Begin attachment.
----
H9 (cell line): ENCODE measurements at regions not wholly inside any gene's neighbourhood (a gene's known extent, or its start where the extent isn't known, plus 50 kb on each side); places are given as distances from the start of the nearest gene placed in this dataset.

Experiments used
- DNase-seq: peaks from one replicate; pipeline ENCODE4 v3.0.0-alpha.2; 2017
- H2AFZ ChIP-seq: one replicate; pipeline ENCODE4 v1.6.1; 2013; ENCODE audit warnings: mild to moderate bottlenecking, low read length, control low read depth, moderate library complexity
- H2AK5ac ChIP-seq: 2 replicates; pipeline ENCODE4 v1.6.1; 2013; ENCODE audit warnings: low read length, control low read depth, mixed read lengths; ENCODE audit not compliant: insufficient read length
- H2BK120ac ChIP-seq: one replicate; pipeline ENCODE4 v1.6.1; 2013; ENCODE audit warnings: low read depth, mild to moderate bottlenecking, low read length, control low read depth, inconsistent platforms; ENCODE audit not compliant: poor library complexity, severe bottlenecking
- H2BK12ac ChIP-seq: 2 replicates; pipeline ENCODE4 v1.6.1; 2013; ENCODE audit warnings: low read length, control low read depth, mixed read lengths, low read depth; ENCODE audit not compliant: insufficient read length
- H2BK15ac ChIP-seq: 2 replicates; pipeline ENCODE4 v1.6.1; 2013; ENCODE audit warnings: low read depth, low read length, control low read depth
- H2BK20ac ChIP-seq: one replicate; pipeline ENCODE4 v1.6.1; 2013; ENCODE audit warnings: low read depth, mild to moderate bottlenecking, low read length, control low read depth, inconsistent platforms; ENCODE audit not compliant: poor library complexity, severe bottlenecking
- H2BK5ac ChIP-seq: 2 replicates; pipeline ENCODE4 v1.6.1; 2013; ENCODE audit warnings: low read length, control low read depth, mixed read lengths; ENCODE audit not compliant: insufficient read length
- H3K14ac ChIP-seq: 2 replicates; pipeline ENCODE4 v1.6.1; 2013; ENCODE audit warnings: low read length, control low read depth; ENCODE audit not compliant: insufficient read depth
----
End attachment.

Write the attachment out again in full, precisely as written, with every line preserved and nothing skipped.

H9 (cell line): ENCODE measurements at regions not wholly inside any gene's neighbourhood (a gene's known extent, or its start where the extent isn't known, plus 50 kb on each side); places are given as distances from the start of the nearest gene placed in this dataset.

Experiments used
- DNase-seq: peaks from one replicate; pipeline ENCODE4 v3.0.0-alpha.2; 2017
- H2AFZ ChIP-seq: one replicate; pipeline ENCODE4 v1.6.1; 2013; ENCODE audit warnings: mild to moderate bottlenecking, low read length, control low read depth, moderate library complexity
- H2AK5ac ChIP-seq: 2 replicates; pipeline ENCODE4 v1.6.1; 2013; ENCODE audit warnings: low read length, control low read depth, mixed read lengths; ENCODE audit not compliant: insufficient read length
- H2BK120ac ChIP-seq: one replicate; pipeline ENCODE4 v1.6.1; 2013; ENCODE audit warnings: low read depth, mild to moderate bottlenecking, low read length, control low read depth, inconsistent platforms; ENCODE audit not compliant: poor library complexity, severe bottlenecking
- H2BK12ac ChIP-seq: 2 replicates; pipeline ENCODE4 v1.6.1; 2013; ENCODE audit warnings: low read length, control low read depth, mixed read lengths, low read depth; ENCODE audit not compliant: insufficient read length
- H2BK15ac ChIP-seq: 2 replicates; pipeline ENCODE4 v1.6.1; 2013; ENCODE audit warnings: low read depth, low read length, control low read depth
- H2BK20ac ChIP-seq: one replicate; pipeline ENCODE4 v1.6.1; 2013; ENCODE audit warnings: low read depth, mild to moderate bottlenecking, low read length, control low read depth, inconsistent platforms; ENCODE audit not compliant: poor library complexity, severe bottlenecking
- H2BK5ac ChIP-seq: 2 replicates; pipeline ENCODE4 v1.6.1; 2013; ENCODE audit warnings: low read length, control low read depth, mixed read lengths; ENCODE audit not compliant: insufficient read length
- H3K14ac ChIP-seq: 2 replicates; pipeline ENCODE4 v1.6.1; 2013; ENCODE audit warnings: low read length, control low read depth; ENCODE audit not compliant: insufficient read depth